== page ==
This article is about the partition and independence of India:
Partition and independence
Millions of Muslim, Sikh and Hindu refugees trekked the newly drawn borders in the months surrounding independence. In Punjab, where the borders divided the Sikh regions into halves, massive bloodshed followed; in Bengal and Bihar, where Mahatma Gandhi’s presence assuaged communal tempers, the violence was mitigated. In all, between 250,000 and 1,000,000 people on both sides of the new borders died in the violence. While the entire nation was celebrating the Independence Day, Gandhi stayed in Calcutta in an attempt to stem the carnage. On 14 August 1947, the Independence Day of Pakistan, the new Dominion of Pakistan came into being; Muhammad Ali Jinnah was sworn in as its first Governor General in Karachi.
The Constituent Assembly of India met for its fifth session at 11 pm on 14 August in the Constitution Hall in New Delhi. The session was chaired by the president Rajendra Prasad. In this session, Jawaharlal Nehru delivered the Tryst with Destiny speech proclaiming India’s independence.
Long years ago we made a tryst with destiny, and now the time comes when we shall redeem our pledge, not wholly or in full measure, but very substantially. At the stroke of the midnight hour, when the world sleeps, India will awake to life and freedom. A moment comes, which comes but rarely in history when we step out from the old to the new when an age ends, and when the soul of a nation, long suppressed, finds utterance. It is fitting that at this solemn moment, we take the pledge of dedication to the service of India and her people and to the still larger cause of humanity.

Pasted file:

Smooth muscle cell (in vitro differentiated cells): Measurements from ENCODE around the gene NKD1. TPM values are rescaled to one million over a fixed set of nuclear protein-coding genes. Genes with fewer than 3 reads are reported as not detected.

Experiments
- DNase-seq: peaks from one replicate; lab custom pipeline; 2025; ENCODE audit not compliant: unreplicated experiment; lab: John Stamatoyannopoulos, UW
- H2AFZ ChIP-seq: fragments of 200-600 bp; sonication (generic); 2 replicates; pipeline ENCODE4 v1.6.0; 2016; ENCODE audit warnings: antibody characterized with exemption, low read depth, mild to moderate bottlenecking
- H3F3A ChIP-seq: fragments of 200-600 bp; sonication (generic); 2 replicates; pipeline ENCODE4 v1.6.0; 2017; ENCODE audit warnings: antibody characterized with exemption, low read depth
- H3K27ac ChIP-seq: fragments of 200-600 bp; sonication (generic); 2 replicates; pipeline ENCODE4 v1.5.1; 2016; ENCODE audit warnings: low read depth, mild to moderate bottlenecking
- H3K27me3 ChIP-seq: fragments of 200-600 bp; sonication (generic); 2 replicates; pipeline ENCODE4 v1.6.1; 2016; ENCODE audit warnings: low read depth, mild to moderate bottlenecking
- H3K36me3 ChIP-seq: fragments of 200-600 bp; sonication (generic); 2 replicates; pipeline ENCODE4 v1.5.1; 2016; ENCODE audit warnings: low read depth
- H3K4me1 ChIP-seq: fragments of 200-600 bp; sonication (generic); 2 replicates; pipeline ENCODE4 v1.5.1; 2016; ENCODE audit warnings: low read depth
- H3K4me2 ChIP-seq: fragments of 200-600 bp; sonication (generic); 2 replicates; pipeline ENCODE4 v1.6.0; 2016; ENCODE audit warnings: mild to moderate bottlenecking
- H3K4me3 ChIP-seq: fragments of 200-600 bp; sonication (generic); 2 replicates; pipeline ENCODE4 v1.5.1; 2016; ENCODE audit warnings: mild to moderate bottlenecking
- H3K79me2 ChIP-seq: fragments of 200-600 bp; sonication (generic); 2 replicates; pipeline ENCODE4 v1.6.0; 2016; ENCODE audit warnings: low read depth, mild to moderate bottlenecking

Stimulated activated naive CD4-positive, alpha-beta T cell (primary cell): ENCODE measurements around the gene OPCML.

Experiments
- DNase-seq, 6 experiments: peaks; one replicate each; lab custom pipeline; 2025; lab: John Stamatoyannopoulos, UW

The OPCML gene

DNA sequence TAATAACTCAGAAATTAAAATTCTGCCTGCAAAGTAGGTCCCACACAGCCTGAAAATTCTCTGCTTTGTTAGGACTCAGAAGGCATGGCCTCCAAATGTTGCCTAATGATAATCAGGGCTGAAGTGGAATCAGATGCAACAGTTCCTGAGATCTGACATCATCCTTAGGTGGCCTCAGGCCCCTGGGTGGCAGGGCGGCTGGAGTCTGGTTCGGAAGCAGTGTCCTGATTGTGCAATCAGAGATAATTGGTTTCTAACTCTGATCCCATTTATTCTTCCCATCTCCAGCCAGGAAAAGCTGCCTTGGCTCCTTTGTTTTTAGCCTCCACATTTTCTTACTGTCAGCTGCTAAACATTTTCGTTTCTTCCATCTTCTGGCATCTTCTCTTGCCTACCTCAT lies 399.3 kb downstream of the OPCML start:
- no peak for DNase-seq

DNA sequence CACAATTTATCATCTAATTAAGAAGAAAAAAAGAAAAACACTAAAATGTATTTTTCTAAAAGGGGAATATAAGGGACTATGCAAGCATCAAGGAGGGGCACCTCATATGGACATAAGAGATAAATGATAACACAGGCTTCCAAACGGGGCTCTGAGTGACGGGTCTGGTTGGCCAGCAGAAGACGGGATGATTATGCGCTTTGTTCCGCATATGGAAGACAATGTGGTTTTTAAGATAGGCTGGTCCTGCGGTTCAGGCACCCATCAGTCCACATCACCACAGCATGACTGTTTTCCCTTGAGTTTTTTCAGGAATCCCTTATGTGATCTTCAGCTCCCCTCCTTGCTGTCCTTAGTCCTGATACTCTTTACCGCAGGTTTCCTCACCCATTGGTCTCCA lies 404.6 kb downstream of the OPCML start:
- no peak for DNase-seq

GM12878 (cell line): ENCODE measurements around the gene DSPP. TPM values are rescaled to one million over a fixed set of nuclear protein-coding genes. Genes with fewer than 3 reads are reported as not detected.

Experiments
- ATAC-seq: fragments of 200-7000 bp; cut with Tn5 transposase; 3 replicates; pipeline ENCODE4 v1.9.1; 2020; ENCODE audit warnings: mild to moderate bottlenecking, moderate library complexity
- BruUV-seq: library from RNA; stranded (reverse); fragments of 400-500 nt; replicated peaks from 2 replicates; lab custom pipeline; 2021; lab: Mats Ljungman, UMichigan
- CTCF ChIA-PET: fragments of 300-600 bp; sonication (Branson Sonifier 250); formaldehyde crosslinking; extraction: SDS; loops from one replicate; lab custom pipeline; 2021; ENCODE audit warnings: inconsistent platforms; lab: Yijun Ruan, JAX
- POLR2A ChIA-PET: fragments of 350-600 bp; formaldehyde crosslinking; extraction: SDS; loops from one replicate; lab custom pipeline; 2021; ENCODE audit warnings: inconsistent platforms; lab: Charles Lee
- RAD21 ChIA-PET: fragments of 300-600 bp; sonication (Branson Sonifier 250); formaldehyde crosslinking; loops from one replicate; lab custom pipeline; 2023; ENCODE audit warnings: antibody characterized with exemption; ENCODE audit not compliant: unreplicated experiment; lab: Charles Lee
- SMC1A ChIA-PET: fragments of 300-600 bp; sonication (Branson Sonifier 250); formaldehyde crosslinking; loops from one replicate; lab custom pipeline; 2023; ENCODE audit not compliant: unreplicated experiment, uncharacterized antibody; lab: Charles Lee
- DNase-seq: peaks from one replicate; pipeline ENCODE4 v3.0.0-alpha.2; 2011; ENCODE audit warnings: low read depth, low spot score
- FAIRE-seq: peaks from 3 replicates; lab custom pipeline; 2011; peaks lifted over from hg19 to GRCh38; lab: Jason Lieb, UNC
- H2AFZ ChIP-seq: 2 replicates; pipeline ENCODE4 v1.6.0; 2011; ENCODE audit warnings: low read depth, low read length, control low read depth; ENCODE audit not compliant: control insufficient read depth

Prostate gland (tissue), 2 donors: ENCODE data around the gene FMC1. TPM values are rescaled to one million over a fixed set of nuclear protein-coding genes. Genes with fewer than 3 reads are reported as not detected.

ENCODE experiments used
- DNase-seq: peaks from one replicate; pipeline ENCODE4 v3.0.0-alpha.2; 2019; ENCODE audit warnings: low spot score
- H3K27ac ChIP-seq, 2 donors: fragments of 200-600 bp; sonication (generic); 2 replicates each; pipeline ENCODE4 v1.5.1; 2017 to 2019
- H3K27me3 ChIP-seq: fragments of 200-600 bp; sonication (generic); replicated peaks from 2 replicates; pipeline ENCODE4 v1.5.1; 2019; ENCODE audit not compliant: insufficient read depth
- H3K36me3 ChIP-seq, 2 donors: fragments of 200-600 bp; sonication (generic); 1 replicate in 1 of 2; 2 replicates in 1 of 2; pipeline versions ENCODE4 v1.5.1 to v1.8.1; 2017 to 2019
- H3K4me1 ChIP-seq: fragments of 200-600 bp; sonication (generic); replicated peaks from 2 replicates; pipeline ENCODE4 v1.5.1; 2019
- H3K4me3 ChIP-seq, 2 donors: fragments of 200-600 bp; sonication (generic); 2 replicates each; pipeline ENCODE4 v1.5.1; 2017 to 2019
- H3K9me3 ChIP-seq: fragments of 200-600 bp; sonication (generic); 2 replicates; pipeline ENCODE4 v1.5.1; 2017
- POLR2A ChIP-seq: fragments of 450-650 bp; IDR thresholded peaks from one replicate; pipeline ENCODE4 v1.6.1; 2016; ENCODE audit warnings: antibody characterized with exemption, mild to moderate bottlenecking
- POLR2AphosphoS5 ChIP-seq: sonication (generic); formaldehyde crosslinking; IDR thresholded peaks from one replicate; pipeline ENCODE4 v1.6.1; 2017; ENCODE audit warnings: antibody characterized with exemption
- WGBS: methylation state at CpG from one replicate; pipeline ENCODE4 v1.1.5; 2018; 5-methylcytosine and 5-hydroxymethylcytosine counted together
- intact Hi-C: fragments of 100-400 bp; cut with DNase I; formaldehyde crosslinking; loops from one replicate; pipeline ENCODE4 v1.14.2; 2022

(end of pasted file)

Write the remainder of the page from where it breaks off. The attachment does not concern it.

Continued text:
Tryst with Destiny speech, Jawaharlal Nehru, 15 August 1947
The members of the Assembly formally took the pledge of being in the service of the country. A group of women, representing the women of India, formally presented the national flag to the assembly.
The Dominion of India became an independent country as official ceremonies took place in New Delhi. Nehru assumed office as the first prime minister, and the viceroy, Lord Mountbatten, continued as its first governor general. 6 Gandhi’s name was invoked by crowds celebrating the occasion; Gandhi himself, however, took no part in the official events. Instead, he marked the day with a 24-hour fast, during which he spoke to a crowd in Calcutta, encouraging peace between Hindu and Muslim